Very nice, Mr. Obama, just keep playing with fire. After all, thank God there’s a buffer zone between Russia and your homeland in case Russia loses its nerve. It’s called EUROPE! (Korf)
If Russia is just a “regional power,” and one has more important problems to deal with, why these hysterical attempts to isolate Russia and portray her in a bad light. Who is supposed to be swallowing such stupidities from Obama? (itf)
Well, we’re not exactly seeing a return to the last super-eruption of anti-Americanism in Germany that reached its climax about 15 years ago, but the honeymoon is clearly over.
UPDATE: Der Spiegel just published its take on an interview with former Chancellor Helmut Schmidt that appeared in the weekly newspaper, Die Zeit. Schmidt is a highly intelligent man whose memoirs are well worth reading, and who can hardly be described as anti-American. Der Spiegel headlines the interview, “Former Chancellor Schmidt Defends Putin’s Ukraine Policy.” The byline reads, “Helmut Schmidt finds the actions of Russia in the Crimea ‘completely understandable,’ and considers sanctions ‘dumb stuff’ (dummes Zeug). No doubt the situation in Ukraine is dangerous – however, in the former Chancellor’s opinion, the West is at fault.”
A few excerpts from the article in Der Spiegel:
Schmidt was highly critical of the way in which the Crimea crisis has been handled in the West. He referred to the sanctions imposed on Russia by the European Union and the USA as “dumb stuff.” In Schmidt’s opinion, attempts to impose further sanctions would be misguided. For the most part they would have merely symbolic value, “but they would affect the West just as much as the Russians.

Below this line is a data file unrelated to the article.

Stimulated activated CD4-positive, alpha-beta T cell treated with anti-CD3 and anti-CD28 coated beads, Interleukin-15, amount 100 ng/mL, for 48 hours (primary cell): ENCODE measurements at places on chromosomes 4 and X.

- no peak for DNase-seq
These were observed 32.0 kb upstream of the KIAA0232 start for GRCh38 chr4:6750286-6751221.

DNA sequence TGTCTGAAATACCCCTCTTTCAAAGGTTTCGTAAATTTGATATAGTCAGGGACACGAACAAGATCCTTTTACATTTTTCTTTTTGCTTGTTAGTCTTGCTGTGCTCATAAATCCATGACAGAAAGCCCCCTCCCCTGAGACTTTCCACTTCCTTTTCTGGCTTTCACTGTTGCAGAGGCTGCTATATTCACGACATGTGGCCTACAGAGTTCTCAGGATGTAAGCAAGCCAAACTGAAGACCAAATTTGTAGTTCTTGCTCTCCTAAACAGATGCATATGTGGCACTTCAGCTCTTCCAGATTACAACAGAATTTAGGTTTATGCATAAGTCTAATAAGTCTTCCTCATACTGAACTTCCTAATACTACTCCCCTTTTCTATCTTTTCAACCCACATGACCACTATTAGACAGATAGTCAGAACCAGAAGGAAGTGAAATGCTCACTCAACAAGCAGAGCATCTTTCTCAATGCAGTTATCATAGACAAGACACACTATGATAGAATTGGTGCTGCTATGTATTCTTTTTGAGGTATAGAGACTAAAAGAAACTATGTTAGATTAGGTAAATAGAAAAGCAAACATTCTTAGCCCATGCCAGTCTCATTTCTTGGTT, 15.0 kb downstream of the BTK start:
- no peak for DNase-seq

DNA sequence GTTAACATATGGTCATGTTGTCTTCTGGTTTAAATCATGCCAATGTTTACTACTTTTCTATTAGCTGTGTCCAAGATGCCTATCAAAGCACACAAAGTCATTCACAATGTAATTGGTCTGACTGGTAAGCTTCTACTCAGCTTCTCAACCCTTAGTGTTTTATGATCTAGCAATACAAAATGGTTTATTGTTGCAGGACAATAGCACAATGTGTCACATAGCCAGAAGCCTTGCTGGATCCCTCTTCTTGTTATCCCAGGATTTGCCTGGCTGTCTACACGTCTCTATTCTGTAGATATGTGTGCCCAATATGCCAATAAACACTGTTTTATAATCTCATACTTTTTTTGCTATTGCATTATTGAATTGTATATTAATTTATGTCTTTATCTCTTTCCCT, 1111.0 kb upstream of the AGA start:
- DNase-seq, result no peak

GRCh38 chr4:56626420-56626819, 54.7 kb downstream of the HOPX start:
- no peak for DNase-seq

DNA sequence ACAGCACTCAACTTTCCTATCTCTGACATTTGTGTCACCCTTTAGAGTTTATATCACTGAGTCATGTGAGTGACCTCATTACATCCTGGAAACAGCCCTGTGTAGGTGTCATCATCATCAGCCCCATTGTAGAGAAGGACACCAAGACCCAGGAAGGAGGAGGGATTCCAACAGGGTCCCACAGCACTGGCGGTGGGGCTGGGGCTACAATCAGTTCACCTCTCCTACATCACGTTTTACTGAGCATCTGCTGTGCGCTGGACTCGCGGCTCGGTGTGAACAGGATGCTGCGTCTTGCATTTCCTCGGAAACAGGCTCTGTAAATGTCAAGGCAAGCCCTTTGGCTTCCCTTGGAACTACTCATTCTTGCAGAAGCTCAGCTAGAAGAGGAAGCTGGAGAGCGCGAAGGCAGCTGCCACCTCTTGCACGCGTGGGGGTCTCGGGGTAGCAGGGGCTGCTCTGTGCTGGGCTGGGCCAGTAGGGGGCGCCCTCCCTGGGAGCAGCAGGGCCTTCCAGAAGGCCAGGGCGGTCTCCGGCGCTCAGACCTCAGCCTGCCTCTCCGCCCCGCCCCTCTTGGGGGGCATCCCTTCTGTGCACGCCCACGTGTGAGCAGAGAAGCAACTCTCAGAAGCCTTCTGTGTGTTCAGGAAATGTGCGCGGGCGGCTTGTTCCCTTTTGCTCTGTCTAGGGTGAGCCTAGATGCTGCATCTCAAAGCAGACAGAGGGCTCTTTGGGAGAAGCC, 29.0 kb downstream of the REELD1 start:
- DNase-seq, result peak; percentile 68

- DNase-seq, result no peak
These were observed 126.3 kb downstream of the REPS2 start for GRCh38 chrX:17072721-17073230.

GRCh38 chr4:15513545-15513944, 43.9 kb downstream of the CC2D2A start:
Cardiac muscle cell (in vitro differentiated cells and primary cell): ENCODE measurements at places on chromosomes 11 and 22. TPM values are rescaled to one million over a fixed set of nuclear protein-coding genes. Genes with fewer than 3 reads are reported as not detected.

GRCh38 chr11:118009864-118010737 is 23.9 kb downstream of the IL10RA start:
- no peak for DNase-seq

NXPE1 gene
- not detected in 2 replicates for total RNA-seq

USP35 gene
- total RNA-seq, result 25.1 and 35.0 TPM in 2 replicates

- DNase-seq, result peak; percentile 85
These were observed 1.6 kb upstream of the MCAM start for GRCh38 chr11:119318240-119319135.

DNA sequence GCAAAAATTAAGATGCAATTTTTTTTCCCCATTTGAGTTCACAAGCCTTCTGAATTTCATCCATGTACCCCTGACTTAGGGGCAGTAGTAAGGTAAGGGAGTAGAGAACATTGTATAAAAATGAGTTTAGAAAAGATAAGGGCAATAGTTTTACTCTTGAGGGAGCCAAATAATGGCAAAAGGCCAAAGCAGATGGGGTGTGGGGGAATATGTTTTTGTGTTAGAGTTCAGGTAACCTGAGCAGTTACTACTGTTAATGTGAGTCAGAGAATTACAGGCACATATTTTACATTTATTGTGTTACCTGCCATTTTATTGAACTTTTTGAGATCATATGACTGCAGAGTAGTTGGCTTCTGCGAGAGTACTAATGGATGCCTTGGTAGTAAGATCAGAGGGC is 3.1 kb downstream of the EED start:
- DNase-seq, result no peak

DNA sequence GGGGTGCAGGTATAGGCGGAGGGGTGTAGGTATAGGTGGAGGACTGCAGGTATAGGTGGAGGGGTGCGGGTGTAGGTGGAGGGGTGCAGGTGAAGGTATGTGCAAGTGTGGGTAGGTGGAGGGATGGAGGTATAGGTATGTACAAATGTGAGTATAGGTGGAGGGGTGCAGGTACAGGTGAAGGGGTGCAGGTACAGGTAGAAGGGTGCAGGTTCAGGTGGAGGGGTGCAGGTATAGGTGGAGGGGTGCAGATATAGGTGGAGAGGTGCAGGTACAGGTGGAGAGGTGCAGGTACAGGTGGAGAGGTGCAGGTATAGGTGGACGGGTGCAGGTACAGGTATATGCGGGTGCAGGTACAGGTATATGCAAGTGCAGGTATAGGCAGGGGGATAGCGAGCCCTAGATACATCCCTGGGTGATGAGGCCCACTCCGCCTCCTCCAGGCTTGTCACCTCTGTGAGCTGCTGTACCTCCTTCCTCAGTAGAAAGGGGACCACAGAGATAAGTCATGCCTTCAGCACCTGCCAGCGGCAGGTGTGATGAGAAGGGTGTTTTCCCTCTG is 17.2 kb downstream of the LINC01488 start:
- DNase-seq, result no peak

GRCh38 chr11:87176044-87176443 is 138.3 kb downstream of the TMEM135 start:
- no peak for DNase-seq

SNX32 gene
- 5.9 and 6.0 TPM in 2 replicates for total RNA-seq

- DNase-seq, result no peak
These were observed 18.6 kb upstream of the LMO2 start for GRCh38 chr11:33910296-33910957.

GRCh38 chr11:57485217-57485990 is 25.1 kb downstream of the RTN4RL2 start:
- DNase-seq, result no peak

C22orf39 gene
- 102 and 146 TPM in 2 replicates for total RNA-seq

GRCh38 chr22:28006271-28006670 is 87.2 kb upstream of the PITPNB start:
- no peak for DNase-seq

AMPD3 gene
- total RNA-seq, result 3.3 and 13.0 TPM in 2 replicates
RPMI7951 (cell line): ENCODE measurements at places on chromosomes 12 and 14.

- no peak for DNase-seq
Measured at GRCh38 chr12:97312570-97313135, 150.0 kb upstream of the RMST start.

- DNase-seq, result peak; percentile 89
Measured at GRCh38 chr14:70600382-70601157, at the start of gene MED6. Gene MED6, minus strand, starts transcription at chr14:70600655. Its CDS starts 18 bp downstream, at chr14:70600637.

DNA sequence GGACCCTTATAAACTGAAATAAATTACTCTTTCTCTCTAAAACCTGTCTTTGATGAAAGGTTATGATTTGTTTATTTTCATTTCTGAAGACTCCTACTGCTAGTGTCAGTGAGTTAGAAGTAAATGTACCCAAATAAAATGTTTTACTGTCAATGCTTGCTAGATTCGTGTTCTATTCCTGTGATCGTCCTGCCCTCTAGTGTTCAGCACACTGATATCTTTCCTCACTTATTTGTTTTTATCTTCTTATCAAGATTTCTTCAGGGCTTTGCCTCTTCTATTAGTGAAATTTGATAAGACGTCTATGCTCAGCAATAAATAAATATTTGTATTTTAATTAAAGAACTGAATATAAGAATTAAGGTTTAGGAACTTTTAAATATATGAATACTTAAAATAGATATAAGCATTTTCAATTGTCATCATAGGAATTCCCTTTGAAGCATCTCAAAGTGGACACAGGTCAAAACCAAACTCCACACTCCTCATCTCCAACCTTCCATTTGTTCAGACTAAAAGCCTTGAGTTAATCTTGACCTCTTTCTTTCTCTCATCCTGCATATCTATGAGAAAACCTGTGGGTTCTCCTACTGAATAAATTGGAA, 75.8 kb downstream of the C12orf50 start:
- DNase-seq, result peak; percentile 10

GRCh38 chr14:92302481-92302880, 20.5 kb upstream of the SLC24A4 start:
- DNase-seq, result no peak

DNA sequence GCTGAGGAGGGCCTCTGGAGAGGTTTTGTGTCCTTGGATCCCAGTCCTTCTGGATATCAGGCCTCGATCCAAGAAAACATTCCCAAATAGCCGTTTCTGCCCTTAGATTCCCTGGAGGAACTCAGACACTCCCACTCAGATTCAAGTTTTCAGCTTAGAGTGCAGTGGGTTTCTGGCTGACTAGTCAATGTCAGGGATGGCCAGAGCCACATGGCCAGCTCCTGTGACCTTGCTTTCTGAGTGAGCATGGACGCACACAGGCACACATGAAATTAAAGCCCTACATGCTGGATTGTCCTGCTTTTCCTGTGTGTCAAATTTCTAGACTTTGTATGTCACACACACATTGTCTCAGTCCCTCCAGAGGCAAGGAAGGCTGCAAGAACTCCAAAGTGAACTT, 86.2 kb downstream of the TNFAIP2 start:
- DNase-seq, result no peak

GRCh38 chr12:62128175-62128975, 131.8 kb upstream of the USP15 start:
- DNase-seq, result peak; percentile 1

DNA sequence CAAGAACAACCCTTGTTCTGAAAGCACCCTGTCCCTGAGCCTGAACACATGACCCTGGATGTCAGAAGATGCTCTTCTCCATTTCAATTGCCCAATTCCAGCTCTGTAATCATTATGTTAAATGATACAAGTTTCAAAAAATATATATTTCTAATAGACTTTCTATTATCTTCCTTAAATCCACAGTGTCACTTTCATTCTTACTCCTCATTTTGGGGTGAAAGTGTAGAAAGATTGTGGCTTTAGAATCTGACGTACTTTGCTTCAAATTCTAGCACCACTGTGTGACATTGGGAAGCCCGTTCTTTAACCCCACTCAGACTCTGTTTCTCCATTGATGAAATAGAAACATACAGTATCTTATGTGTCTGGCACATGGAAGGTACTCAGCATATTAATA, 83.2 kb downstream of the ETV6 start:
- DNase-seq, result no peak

Schmidt’s words provide support to those taking part in the debate in Germany who favor looking at things from the Russian point of view. Former Chancellor and party colleague Gerhard Schröder recently spoke in similar terms.
According to Schmidt, the situation in Ukraine is “dangerous, because the West has worked itself into a frenzy.” (literally, “has become terribly excited”) As a result, “the overwrought reaction in the West has naturally led to a similar overwrought reaction in Russian public opinion and politics.” Referring to the (reserved) policy of Chancellor Angela Merkel the 95-year old said, “In this case praise for the caution of the German Chancellor is appropriate.”
So far the editorial narrative at Der Spiegel has been mainly anti-Russian. However, there has been a shift to a more circumspect approach lately, with articles critical of right wing nationalists in the current Kiev regime, taking note of western media darling Yulia Timoshenko’s hateful tirade against Putin in an overheard telephone conversation in which she said she was “ready to pick up a machine pistol and shoot this piece of crap in the head,” suggesting the use of nuclear weapons to kill Russians, and so on. It is noteworthy that the German Green Party, which has tacked to the right in recent years, immediately condemned Schmidt’s comments, while the Party of the Left, positioned to the left of the German Socialist Party (SPD), praised his remarks.